HOUSTON -- Mike Pelfrey at least had a sense of humor about his early struggles in Detroit's 1-0 loss to the Astros on Friday night.And given that reigning American League Cy Young Award winner Dallas Keuchel dropped eight shutout innings on the Tigers anyway, it's not as though Pelfrey had
HOUSTON -- Mike Pelfrey at least had a sense of humor about his early struggles in Detroit's 1-0 loss to the Astros on Friday night.
And given that reigning American League Cy Young Award winner Dallas Keuchel dropped eight shutout innings on the Tigers anyway, it's not as though Pelfrey had too much to lament about his six-inning effort in defeat.
"With [Keuchel] on the other side, it wasn't good enough," Pelfrey said. "Pretty impressive on his part with [our] lineup.
"The fifth and sixth were probably my best innings. Not hard to beat the first four, though," he quipped.
Still, Pelfrey bounced back from an opening nine outs that saw him put on 10 baserunners -- including a career-high-tying six via walks -- and still allow just a lone run. But perhaps more crucially, he saved a weary bullpen, a unit with 14 innings of work in the previous four days, by getting the Tigers to the late innings on 104 pitches.
"He knew we were short, and he was willing to go back out there for the seventh inning," manager Brad Ausmus said. "I didn't want to stick him out there, a couple guys get on, he's up over 110 and now I have to bring Buck [Farmer] in in the middle of a jam."
It might have been unlikely to even think about Pelfrey reaching the seventh after the game's opening third.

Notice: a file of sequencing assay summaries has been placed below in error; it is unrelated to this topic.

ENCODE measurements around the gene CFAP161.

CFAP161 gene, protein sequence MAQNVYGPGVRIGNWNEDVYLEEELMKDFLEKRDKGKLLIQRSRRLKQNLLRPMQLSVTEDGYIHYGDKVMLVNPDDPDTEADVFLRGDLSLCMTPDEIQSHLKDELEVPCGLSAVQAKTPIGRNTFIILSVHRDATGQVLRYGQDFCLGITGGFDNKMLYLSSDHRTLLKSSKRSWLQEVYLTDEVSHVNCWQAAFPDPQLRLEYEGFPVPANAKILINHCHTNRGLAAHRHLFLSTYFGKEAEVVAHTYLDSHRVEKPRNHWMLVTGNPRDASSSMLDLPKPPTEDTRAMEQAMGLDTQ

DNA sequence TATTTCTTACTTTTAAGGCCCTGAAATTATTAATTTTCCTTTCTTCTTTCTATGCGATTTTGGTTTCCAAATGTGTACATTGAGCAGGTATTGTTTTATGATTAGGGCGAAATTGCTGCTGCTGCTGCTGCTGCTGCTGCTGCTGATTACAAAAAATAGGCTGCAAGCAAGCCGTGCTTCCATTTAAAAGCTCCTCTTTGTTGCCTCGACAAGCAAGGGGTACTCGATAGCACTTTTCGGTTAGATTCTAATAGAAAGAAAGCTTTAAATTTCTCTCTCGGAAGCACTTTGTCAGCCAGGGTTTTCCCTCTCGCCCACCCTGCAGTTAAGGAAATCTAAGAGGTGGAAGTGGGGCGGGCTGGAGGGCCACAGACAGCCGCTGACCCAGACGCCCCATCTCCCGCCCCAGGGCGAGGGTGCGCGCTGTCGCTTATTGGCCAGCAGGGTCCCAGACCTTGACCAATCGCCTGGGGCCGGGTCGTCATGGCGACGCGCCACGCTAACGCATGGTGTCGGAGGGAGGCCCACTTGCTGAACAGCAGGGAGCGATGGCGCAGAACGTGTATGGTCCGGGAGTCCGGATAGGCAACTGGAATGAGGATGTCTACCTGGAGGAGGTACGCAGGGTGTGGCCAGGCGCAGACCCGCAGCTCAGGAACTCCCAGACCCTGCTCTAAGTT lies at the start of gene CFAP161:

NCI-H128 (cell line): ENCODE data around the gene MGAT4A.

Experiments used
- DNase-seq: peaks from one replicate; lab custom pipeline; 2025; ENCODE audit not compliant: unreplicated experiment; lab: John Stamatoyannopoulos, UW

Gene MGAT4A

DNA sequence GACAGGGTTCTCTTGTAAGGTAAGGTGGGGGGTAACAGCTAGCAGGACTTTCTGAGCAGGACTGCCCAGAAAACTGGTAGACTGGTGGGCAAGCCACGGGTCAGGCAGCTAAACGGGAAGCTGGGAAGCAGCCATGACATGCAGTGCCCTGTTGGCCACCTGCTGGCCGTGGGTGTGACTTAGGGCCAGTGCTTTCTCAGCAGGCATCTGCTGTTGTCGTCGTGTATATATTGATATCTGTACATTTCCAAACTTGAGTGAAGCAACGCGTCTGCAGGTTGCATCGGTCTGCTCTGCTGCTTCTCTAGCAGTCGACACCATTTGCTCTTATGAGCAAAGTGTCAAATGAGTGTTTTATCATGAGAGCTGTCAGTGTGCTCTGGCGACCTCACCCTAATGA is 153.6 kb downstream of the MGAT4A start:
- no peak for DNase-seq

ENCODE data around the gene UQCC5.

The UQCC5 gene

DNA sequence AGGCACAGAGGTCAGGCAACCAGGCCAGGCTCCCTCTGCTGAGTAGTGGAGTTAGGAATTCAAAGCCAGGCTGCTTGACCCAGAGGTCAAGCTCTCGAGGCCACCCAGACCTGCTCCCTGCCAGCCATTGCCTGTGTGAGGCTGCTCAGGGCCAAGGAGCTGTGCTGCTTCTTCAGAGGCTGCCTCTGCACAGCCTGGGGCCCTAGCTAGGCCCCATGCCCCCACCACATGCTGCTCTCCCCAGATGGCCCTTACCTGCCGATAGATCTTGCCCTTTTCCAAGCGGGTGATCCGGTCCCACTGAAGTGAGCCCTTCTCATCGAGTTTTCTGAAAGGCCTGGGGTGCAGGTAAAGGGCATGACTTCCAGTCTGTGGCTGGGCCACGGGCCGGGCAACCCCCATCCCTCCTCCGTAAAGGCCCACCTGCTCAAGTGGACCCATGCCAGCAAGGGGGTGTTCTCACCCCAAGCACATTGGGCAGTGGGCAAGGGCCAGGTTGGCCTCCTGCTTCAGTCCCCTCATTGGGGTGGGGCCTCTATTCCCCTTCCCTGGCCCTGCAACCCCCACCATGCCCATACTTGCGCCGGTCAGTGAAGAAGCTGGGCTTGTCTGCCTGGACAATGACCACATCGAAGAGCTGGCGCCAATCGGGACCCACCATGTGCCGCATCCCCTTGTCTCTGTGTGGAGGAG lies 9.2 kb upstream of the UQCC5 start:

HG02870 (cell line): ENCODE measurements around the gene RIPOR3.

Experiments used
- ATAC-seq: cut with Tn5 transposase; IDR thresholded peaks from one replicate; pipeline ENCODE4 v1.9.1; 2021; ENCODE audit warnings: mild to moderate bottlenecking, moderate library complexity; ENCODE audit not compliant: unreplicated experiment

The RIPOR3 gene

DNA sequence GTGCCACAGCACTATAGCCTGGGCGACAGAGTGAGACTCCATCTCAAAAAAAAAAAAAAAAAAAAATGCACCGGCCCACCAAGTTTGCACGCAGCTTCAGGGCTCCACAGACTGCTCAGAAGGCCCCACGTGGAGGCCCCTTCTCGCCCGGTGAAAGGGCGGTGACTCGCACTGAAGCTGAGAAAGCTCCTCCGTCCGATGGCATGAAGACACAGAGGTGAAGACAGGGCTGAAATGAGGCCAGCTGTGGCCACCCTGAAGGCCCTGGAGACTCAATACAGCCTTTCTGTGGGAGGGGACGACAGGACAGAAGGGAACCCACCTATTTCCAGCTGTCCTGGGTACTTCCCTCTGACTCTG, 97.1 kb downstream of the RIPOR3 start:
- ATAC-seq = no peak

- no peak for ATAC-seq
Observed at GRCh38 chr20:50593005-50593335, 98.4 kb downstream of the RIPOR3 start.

The veteran righty was all over the place, both mentally and with his command. The walks piled up, and so did his frustration. A tight strike zone and constant baserunners took a toll.
"I was obviously upset, but no matter what the umpire calls, I have to make pitches and not allow something to affect me in that manner," Pelfrey said. "Thought there were some close pitches, 50-50 ones, but that's how it goes sometimes."
Ausmus said that Pelfrey aimed just as much ire at his own performance, but he never thought his starter lost control.
"I think he was getting slightly frustrated with himself because he was yanking the ball across his body," Ausmus said. "Not really how you draw it, but we will take it. He did a great job of finding a way."
But suddenly, from the fourth inning on, Pelfrey's fastball found its mark, and his split-finger offering established itself enough to keep hitters guessing.
In his final three innings, Pelfrey allowed one hit, no walks and no runs, his team still right in the game despite facing an elite pitcher throwing a gem on his home field.
"Started throwing strikes, locating the fastball a little better. That split, I was able to throw it pretty good all night," Pelfrey said.
Still, was it all purely about "grinding" out his own start for Pelfrey, whose walks Ausmus called an anomaly, or was he really thinking about the bullpen situation? It wasn't a selfish endeavor, but the 11-year veteran says starters can't afford to think so logistically in the middle of their outings.
"Regardless of [bullpen situation], I think you want to go as deep as possible. You don't think about if they need you or not," Pelfrey said. "You want to get outs. I wasn't very efficient early on.
"I didn't know what was going to happen, but I knew I was going to keep battling, give everything I had, and [catcher Jarrod] Saltalamacchia had to baby-sit me for six innings. But we were able to get through it."
Chris Abshire is a contributor to MLB.com.